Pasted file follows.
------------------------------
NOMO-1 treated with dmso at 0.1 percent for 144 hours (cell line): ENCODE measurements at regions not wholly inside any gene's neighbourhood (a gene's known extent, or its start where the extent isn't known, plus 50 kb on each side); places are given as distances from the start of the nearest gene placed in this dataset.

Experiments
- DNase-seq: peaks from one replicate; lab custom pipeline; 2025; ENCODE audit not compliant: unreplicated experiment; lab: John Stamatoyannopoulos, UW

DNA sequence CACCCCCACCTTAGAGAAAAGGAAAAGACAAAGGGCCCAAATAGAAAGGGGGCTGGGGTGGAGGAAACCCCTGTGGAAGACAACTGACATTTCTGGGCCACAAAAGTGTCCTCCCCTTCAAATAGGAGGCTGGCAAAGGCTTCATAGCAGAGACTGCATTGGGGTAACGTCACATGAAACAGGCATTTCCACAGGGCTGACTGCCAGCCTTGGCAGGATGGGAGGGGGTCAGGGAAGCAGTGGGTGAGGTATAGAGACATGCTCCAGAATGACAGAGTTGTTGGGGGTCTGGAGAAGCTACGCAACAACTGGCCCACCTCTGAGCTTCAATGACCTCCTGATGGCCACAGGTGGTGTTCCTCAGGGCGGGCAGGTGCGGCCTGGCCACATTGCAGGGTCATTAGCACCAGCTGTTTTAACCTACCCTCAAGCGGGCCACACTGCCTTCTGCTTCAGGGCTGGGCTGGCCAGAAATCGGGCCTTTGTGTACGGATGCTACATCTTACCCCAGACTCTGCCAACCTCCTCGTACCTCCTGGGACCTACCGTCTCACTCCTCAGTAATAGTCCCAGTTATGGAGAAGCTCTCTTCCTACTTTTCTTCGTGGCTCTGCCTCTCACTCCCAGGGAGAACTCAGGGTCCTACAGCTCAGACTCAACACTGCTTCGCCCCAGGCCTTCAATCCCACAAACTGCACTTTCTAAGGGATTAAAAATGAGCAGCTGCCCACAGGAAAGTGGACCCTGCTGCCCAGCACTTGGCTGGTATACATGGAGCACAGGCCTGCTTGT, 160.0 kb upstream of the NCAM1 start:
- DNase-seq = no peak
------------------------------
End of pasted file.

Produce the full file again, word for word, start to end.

NOMO-1 treated with dmso at 0.1 percent for 144 hours (cell line): ENCODE measurements at regions not wholly inside any gene's neighbourhood (a gene's known extent, or its start where the extent isn't known, plus 50 kb on each side); places are given as distances from the start of the nearest gene placed in this dataset.

Experiments
- DNase-seq: peaks from one replicate; lab custom pipeline; 2025; ENCODE audit not compliant: unreplicated experiment; lab: John Stamatoyannopoulos, UW

DNA sequence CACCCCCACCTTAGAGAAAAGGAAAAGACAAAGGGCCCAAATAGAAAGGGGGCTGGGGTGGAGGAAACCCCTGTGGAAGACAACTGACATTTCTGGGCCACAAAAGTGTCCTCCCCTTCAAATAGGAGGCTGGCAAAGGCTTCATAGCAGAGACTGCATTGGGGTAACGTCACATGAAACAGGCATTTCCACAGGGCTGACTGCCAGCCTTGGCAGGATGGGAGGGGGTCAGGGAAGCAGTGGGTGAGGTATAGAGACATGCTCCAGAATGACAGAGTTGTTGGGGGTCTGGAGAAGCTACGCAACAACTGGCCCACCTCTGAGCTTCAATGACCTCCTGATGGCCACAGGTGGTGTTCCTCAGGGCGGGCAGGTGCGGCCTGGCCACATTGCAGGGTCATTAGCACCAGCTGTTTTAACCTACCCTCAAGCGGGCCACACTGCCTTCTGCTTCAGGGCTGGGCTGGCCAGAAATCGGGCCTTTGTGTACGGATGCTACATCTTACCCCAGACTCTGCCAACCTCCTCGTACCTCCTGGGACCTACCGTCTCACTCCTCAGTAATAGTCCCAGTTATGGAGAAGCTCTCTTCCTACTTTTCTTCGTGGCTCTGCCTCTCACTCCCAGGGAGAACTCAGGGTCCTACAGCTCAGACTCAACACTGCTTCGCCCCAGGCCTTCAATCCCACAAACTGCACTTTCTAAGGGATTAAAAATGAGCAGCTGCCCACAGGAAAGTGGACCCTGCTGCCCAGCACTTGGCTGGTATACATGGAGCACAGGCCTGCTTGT, 160.0 kb upstream of the NCAM1 start:
- DNase-seq = no peak